from From the Potomac to the Euphrates and Middle East Program

Turkey and Israel: More Strategic Than You

November 18, 2011

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Turkey’s Foreign Minister Ahmet Davutoglu speaks during a news conference in Ankara September 2, 2011. Davutoglu said Turkey was reducing its diplomatic presence in Israel and suspending military agreements after details emerged of a U.N. report on an Israeli raid on a Gaza-bound ship that killed nine Turks.
Turkey's Foreign Minister Ahmet Davutoglu speaks during a news conference in Ankara September 2, 2011. Davutoglu said Turkey was reducing its diplomatic presence in Israel and suspending military agreements after details emerged of a U.N. report on an Israeli raid on a Gaza-bound ship that killed nine Turks (Stringer/Courtesy Reuters).

INSTANBUL -- So far I have been in Turkey four days and try as I might to avoid it at all costs, it keeps coming up.  What is “it”?, you ask?  It is the subject of Turkey-Israel relations.  Perhaps my Turkish interlocutors believe that, because I am an American and I live and work near and inside the Beltway, I must want to discuss the consequences of Israel’s Operation Cast Lead, the notorious Davos Smackdown, and the infamous Mavi Marmara incident.  I don’t really, but I will because I am both polite and my hosts have brought up the topic and just in case anyone hasn’t noticed I am interested in the political effects of narratives.

The Turkish account of where their relationship went wrong with Israel is all-at-once principled, self-righteous, rife with head-spinning ironies, and a certain amount of bravado.  The latter is manifested in the declarations that “Israel needs Turkey more than Turkey needs Israel,” and “Turkey is more strategically important to the United States than Israel.”  The Israelis and their supporters respond that whatever anyone says, “Israel actually really is strategically important to the United States.”  Never mind the fact that if either country was actually confident in their strategic value to the United States they would not need to declare it much less get into a spitting contest over it.  Still, any way you look at it, you have to give this one to the Turks.

The breadth and depth of Ankara’s reach from the Balkans, the Caucuses, Central Asia, South Asia, the Levant, and North Africa is unparalleled even if “zero problems” turned out to be a zero.  Washington may not always like what the Turks are doing everywhere, but they are well-positioned to play a constructive role in places where American and Turkish interests overlap.  Needless to say, the Israelis don’t even have relations with many of the countries in these regions, making it hard to see Israel as a major strategic asset in anything other than the considerably narrower and technical areas of intelligence cooperation, military technology, and homeland security.  Important stuff, but altogether of a different and scale and magnitude than the kind of opportunities that Turkey brings to the table.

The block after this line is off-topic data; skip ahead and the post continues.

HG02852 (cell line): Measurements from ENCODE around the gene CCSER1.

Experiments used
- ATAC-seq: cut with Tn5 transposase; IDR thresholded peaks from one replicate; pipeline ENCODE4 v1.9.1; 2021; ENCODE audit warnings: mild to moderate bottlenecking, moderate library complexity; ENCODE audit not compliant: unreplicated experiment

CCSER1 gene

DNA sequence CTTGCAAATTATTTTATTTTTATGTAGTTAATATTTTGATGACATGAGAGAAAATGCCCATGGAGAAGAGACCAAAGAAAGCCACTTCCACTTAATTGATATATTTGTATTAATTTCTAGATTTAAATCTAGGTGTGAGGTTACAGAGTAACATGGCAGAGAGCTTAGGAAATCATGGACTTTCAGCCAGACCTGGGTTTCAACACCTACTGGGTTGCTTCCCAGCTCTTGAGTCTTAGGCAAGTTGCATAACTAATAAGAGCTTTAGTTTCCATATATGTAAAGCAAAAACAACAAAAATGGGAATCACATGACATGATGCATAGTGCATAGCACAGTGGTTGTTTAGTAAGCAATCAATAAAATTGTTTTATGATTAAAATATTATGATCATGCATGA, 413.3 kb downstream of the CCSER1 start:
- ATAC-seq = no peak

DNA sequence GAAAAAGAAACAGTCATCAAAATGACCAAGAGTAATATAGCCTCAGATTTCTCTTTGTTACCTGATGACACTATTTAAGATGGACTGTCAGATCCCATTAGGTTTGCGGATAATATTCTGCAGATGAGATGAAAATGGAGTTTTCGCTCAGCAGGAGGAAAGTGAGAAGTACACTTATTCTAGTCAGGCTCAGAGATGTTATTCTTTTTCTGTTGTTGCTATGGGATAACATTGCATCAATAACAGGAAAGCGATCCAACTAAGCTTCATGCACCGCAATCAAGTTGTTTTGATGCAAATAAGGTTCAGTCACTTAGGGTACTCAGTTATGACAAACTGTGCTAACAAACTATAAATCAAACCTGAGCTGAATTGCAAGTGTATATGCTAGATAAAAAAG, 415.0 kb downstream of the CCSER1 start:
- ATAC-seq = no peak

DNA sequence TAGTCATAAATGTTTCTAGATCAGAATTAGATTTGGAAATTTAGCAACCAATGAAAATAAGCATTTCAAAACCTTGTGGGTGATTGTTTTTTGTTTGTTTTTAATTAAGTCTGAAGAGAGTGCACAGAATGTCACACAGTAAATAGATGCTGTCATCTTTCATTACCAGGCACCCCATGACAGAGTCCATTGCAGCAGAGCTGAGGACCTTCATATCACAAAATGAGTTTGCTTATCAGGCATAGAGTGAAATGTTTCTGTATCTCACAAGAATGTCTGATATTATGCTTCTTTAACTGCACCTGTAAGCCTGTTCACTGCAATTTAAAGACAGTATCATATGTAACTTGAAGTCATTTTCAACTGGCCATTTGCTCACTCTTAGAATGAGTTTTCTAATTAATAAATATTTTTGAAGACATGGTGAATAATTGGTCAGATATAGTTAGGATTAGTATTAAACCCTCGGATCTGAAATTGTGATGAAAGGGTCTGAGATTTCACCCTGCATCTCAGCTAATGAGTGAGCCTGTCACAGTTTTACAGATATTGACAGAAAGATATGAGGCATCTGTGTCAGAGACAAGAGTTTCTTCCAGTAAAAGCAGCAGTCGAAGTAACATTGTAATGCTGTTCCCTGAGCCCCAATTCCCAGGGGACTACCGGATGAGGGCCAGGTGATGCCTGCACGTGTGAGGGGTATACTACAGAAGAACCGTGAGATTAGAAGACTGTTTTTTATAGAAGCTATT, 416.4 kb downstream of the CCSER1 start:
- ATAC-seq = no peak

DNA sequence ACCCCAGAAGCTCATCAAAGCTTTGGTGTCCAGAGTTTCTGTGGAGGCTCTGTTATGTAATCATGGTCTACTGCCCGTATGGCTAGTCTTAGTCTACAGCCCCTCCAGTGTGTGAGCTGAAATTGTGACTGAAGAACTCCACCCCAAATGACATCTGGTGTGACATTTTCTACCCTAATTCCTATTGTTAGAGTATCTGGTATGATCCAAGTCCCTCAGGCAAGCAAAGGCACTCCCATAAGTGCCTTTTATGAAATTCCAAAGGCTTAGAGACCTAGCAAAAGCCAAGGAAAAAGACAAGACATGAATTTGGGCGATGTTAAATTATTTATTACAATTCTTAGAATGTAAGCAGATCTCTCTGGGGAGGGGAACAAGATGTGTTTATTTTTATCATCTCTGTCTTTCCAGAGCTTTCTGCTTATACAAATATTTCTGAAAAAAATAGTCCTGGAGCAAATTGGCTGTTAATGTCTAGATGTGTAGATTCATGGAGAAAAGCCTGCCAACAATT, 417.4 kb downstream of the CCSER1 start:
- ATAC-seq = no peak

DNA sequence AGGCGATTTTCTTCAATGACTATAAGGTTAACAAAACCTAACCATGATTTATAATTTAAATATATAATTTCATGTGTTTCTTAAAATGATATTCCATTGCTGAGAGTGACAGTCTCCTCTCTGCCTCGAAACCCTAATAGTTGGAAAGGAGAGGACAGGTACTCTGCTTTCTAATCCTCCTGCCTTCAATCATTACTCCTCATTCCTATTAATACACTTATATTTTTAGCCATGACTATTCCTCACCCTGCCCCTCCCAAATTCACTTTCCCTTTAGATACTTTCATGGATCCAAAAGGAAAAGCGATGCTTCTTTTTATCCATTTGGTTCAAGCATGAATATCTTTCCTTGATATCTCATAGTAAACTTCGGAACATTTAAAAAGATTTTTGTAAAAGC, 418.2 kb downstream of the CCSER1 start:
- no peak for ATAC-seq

The Turks shouldn’t get too big for their britches, however.  Israel, unlike Turkey, is genuinely popular in the United States. For good or bad, Americans—especially Christian evangelicals—tend to identify with Israelis and their cause, making it good politics for members of Congress to support Israel.  An energetic, well-resourced, determined, and perfectly legitimate lobby also helps.  This means that while the Turks may be correct that they are the superior strategic partner, the political risks associated with the Turkey-Israel row are far greater for Ankara.  For all these reasons, it is a good time for the Israelis to apologize, for the Turks to ratchet down the rhetoric, and for everyone to move on.  I know that most of the time it is not about me, but at least if the Turks and Israelis can forge a new relationship, I won’t have to talk about it so much.

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